August 3, 2009
To the Editor:
Last week’s article about the New Hampshire Music Festival read as though the story was a classic old-school labor/management problem. Management want to “improve things”, labor “is resisting change”. With that as the story, the article was titled “Musicians at odds with plans for NHMF”. That is not at all the real story about the turmoil going on with the NHMF. The Festival, in its 57th year, has operated very successfully for almost all of that time. Musical decisions were made by musicians, primarily the conductor, Tom Nee for a very long time and, most recently Paul Polivnick for 18 years. They decided who played and who did not. They decided what was to be played and how it was presented in the concerts. Without question, the orchestra improved under both of them and enthusiastic audiences grew.
Your article quoted Mr. Graham as saying “we’re not talking about radical differences”.
That is simply not accurate. Of course they are. Decisions about musicians, the music to be presented and how it is to be presented are to be made by two non-musicians in order to “make a more organic process of making music”, whatever that really means. The current orchestra regularly demonstrates that they can play anything under different conductors each week this year. Although the programs handed out at every concert list Mr. Polivnick, gone after the first concert, as the Festival’s Music Director, the truth is that the Music Festival does not have a Music Director. Henry Fogel, a non-musician, given the title of Festival Director has stated he selected all of the music this year. Instead of focusing on hiring the best Music Director available, the board is permitting musical decisions to be made by managers, not musicians. Having created a management staff in recent years with a President /CEO, a Festival Manager, a General Manager and a sizeable administrative staff, the board decided to reduce the size of the orchestra this year, not hire a Music Director and approve radical changes. That’s part of the real NHMF story and patrons and subscribers are objecting to it in increasingly strong terms.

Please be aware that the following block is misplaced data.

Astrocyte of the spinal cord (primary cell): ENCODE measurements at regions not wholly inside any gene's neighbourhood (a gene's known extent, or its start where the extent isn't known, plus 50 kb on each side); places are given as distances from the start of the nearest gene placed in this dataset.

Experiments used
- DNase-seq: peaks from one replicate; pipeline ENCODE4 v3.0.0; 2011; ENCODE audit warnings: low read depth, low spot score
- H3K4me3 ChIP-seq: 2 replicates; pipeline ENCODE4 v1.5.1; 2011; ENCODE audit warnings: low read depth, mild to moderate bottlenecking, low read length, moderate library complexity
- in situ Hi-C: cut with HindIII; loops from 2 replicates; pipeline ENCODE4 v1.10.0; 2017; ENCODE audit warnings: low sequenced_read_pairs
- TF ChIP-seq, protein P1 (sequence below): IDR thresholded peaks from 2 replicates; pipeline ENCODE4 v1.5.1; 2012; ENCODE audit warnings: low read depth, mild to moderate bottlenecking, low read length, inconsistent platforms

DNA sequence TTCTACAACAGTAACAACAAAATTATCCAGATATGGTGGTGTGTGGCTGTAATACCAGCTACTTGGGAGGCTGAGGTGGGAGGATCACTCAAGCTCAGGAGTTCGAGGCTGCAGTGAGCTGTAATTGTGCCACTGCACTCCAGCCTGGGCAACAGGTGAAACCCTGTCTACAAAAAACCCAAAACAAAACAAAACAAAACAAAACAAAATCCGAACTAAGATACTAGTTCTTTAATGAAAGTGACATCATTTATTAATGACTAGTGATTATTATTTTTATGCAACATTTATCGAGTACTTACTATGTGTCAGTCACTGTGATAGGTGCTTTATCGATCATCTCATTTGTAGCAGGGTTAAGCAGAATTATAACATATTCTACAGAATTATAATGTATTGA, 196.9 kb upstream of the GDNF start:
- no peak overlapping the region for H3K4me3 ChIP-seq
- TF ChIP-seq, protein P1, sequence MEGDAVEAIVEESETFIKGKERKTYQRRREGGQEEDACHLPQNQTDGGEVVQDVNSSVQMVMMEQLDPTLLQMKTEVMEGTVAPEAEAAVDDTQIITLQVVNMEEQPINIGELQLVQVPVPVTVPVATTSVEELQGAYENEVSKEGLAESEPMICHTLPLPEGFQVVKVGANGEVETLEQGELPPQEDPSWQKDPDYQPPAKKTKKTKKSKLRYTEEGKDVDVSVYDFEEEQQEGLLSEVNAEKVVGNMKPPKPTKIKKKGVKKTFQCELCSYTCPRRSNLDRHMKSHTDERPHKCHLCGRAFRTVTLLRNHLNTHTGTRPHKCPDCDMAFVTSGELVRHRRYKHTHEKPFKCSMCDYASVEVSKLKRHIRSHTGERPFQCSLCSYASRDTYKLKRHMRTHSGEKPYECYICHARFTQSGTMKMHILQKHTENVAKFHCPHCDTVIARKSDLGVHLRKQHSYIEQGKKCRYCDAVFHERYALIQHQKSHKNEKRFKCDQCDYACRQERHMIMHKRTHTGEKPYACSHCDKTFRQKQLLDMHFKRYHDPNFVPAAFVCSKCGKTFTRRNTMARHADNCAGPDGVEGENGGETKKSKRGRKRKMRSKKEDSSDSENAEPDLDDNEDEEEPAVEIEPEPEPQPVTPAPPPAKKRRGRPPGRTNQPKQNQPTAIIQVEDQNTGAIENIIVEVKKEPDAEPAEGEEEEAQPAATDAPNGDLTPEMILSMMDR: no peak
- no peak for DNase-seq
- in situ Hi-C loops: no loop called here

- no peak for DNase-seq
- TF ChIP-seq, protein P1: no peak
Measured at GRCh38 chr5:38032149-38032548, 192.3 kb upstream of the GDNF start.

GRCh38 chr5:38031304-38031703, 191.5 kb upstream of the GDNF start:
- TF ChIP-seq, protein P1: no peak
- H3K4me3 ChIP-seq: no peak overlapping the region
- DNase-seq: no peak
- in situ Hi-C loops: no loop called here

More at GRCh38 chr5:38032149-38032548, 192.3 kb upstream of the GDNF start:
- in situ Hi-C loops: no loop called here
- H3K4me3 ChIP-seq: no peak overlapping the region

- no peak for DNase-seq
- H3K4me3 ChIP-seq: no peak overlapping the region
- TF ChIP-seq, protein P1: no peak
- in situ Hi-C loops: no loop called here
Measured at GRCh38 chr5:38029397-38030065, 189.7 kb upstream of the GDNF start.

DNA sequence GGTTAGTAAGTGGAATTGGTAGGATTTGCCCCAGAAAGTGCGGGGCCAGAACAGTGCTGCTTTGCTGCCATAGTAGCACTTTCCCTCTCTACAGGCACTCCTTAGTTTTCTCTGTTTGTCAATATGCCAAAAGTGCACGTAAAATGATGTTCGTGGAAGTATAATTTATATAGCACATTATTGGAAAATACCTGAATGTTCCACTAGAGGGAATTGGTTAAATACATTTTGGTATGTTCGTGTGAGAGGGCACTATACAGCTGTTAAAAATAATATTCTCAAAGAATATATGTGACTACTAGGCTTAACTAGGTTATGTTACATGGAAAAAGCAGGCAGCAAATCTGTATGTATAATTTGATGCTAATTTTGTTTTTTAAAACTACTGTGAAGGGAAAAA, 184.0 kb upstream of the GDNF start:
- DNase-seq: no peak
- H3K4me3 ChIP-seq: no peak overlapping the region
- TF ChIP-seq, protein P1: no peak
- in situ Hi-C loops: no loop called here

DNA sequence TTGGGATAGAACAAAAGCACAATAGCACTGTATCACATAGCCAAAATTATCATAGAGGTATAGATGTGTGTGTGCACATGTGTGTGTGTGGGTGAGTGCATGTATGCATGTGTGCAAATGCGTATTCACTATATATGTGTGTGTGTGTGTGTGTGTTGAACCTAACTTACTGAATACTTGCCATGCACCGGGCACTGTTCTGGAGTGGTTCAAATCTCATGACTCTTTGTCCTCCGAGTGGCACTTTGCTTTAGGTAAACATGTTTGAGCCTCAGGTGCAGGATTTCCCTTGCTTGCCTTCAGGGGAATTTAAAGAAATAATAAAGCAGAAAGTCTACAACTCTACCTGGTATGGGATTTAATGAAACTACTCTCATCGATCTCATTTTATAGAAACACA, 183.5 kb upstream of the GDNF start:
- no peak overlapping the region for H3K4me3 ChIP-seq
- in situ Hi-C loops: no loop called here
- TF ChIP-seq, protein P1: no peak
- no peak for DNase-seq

Careful readers of your article noticed that Mr. Graham said at one point that the Board realized it had achieved one of its long-term goals of “increasing audiences” yet he bemoans the loss of audiences in the same article. When asked for specifics, the President/CEO said that “he did not have a number or percentage of how much New Hampshire Music Festival audiences have declined…” Since audience attendance is described as the basis for needed changes, I think the President and the Board should have those figures at their finger tips. That information, like so much other important information in this process, has been delivered late or in the vaguest of terms or simply not told to program donors and supporters. Board members refuse to discuss this with donors. Mr. Graham’s statement that the Festival is experiencing “donor melt” conveys only the tip of the iceberg that is coming when hundreds of long-time supporters, currently wearing purple ribbons in support of the orchestra at concerts, voice their reaction to what’s being done behind closed doors with closed checkbooks. That will be the real story.
George Blaisdell, Bridgewater, NH